Introducing Mark Waller
Updated: Jun 23
His calm nature and focus on comprehensively understanding his patients’ challenges and treating them until pain is relieved and mobility is restored, is what makes Mark Waller the likable and effective physiotherapist that he is.
His passion for sport, interest in the intricate mechanics of the human body, and helping people are what fuelled his passion for physiotherapy from a young age.
He attended WITS university for its highly regarded medical faculty and was so pleased he did. His fellow students were either involved in studying medicine or engineering, so they motivated each other to stay focused, especially in third and fourth year when they moved into a digs together.
“In fourth year some of my roommates worked in casualty and were on call so I was exposed to the intensity of that prior to starting my Community Service year at Boitumblo Regional Hospital in Kroonstad in the Northern Free State,’’ explains Mark.
“I didn’t even know that Kroonstad existed, and it was a big change from bustling Gauteng,’’ continues Mark who lived on the property of the local school principal and his wife during his Com Serve year.
According to Mark, Community Service provides invaluable experience for a physiotherapist and for life in general.
“Being in the healthcare industry there is no better way to learn how to cope with patients and emergencies than being in a hospital environment, working in ICU with patients whose lives are in the balance as a result of a serious accident, act of violence or illness.’’
Mark joined Debbie Cameron Physiotherapy six months ago and is enjoying the variety in the scope of work. “As a practice, learning and collaboration are integral, which drives growth and excellence.”
The team is currently focussing on the international FIFA +11 for children programme and once a week, Mark does sports conditioning and ‘prehab’ with three talented soccer players at Inchanga Primary School – Ayabonga Mngomezulu (defender), Sinhle Dlamini, and Minenhle Ntinga (both goalkeepers). “Prehab’’ means preparing and strengthening the athlete in order to prevent an injury from occurring rather than having to rehabilitate an injury once it has already happened.
The warm- up programme of specific exercises and skills is based on the strategy complied from medical research which enhances individual sports performance. The FIFA +11 has been extensively tested with clinical trials and the results are good; 30 % reduction in injury (4,6,8) and 50% reduction of serious injuries (1,2). Several other sports, namely New Zealand rugby and netball, have implemented this same programme under the banner ‘ACC Sport Smart’ with the logo, ‘Play smart, go the distance.’ Enhancing the player’s performance allows the player to have improved power and agility and therefore greater skill and enjoyment of the game. Research has shown that a team with fewer injures performs better which is an outcome that all sports stakeholders want (5).
Mark loves watching and playing soccer, rugby, golf, and hiking. His long-term goal is to be the official physio for a sports team at school, regional, provincial or international level. “Regardless of whether it is an amateur or professional sport, the athlete has the same passion and dedication as well as the same opportunity to improve or reach their full potential and that’s something I want to be part of.’’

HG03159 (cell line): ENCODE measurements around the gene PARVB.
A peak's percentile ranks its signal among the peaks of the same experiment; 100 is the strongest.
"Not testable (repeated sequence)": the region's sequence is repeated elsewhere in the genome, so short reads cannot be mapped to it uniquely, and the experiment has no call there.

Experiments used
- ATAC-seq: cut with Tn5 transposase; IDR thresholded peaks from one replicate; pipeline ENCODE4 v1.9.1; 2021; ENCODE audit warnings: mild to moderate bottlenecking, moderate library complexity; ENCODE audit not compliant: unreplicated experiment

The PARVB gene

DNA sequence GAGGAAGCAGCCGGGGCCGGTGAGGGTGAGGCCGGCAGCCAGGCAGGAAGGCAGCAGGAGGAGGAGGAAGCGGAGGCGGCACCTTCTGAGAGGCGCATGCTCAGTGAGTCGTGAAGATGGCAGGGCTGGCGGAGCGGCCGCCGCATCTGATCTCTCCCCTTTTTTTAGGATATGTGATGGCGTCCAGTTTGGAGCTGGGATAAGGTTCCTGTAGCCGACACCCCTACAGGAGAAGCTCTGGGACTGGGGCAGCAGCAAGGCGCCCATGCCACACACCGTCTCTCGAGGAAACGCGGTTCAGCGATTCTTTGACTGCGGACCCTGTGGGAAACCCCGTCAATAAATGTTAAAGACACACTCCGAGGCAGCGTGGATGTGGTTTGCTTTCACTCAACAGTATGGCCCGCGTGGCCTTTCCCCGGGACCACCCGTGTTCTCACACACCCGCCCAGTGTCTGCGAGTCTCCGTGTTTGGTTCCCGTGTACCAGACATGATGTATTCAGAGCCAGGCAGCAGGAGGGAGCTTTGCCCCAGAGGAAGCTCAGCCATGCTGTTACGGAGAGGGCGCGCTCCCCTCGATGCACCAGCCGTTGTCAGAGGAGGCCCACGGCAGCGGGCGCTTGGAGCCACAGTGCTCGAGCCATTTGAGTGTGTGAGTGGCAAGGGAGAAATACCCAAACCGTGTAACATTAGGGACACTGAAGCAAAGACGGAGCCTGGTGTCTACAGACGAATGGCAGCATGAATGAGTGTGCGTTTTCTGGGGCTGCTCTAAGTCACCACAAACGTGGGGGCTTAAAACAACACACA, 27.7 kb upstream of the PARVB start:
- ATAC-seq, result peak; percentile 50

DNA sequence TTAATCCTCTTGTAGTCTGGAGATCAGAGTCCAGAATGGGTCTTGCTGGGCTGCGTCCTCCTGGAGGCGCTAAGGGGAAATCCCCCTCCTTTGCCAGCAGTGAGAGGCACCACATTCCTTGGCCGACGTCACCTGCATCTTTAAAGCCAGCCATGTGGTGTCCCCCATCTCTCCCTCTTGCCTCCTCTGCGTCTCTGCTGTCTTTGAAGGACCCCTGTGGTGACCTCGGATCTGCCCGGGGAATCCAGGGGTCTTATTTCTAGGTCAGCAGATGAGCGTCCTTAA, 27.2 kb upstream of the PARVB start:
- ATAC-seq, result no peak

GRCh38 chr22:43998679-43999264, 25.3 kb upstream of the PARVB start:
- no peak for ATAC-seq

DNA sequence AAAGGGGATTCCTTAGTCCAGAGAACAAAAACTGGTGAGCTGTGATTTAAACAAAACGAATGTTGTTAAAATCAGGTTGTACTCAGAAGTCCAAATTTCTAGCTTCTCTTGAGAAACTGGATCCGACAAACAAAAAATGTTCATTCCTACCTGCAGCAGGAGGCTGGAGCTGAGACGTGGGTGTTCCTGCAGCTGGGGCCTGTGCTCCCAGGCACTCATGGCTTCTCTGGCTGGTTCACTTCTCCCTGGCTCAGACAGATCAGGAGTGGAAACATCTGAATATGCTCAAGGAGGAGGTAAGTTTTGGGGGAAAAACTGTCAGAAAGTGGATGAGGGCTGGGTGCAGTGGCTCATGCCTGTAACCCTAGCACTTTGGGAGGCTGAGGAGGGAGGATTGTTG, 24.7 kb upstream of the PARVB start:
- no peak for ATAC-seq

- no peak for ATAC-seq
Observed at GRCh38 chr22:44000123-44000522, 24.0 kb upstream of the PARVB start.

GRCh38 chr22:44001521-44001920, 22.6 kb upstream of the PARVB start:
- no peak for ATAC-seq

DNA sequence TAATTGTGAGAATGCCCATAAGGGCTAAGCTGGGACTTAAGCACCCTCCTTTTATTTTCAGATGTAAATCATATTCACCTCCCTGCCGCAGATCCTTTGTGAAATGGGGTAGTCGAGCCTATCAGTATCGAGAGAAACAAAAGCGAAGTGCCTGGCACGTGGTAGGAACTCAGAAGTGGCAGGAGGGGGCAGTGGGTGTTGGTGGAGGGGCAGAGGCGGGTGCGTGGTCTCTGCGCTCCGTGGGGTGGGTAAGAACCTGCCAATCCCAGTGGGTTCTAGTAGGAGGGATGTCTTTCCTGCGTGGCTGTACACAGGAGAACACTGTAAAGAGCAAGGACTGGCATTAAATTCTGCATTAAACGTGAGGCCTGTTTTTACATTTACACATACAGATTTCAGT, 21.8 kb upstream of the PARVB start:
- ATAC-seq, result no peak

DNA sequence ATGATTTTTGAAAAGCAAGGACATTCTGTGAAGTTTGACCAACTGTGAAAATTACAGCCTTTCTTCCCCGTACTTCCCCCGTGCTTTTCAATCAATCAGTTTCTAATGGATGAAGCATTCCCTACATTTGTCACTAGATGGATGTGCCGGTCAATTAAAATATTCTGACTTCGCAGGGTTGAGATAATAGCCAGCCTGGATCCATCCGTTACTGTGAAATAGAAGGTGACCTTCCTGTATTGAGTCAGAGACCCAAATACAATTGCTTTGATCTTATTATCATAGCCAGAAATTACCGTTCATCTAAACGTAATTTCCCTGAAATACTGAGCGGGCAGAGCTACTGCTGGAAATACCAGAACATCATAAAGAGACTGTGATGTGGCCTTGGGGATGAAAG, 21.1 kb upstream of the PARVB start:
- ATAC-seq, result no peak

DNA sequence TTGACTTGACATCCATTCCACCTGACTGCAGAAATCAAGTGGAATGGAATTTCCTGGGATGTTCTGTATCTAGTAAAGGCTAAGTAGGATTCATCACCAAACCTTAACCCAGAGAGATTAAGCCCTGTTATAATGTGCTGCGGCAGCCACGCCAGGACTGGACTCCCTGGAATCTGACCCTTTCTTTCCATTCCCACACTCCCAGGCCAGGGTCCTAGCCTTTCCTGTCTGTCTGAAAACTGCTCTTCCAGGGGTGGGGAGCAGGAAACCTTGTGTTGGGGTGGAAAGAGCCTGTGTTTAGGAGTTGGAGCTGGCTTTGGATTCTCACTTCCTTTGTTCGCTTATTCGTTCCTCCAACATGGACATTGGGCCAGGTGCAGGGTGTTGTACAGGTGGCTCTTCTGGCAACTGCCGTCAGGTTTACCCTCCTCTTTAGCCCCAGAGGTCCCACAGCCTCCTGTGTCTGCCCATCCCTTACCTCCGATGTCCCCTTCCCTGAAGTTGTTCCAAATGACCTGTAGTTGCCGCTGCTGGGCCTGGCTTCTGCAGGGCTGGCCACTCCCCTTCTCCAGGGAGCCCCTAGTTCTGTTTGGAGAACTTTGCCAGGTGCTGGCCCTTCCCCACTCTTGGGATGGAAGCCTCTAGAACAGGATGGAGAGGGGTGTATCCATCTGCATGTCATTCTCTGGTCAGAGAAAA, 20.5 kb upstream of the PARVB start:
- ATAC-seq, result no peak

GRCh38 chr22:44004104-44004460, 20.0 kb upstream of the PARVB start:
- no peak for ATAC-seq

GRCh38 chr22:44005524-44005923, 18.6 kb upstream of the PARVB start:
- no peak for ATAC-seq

1. Alentorn-Geli E, Mendiguchia JF, Samuelsson KF, et al. Prevention of anterior cruciate ligament injuries in sports. part I: Systematic review of risk factors in male athletes. Knee Surgery, Sports Traumatology, Arthroscopy: Official Journal of the ESSKA JID – 9314730. 1118.
2. Alentorn-Geli E, FAU MG, FAU SH, et al. Prevention of non-contact anterior cruciate ligament injuries in soccer players. part 1: Mechanisms of injury and underlying risk factors. Knee Surgery, Sports Traumatology, Arthroscopy: Official Journal of the ESSKA JID – 9314730. 1208.
3. Bizzini M, Impellizzeri FM, Dvorak J, et al. Physiological and performance responses to the “FIFA 11+” (part 1): Is it an appropriate warm-up? J Sports Sci. 2013;31(13):1481-1490. 19. Impellizzeri FM,
4. Bizzini MF, Dvorak JF, Pellegrini BF, Schena FF, Junge A. Physiological and performance responses to the FIFA 11+ (part 2): A randomised controlled trial on the training effects. Journal of sports sciences JID – 8405364. 0318(1466-447).
5. Bizzini M, Junge A, Dvorak J. Implementation of the FIFA 11+ football warm up program: How to approach and convince the football associations to invest in prevention. Br J Sports Med. 2013;47(12):803-806.
6. Hickey J.T. et al (2020) Pain-free Versus Pain- threshold Rehabilitation Following Acute Hamstring Strain Injury: A Randomised Controlled Trial. Journal of Orthopaedic & Sports Physical Therapy, February 2020, Vol 50, No 2, 91-103
7. Petersen J, Thorborg KF, FAU NM, Budtz-Jorgensen EF, Holmich P. Preventive effect of eccentric training on acute hamstring injuries in men’s soccer: A clusterrandomized controlled trial. The American Journal of Sports Medicine JID – 7609541. 0306.
8. Rossler R, Donath L, Bizzini M, Faude O. A new injury prevention programme for children’s football–FIFA 11+ kids–can improve motor performance: A clusterrandomised controlled trial. Journal of Sports Sciences JID – 8405364. 0118(1466447).
9. Robroy L. M. et al (2022) Hamstring Astrain Injury in Athletes. Journal of Orthopaedic & Sports Physical Therapy, March 2022, Vol 52, No 3, 1-44
10. Silvers-Granelli H, Mandelbaum B, Adeniji O, et al. Efficacy of the FIFA 11+ injury prevention program in the collegiate male soccer player. Am J Sports Med. 2015;43(11):2628-2637.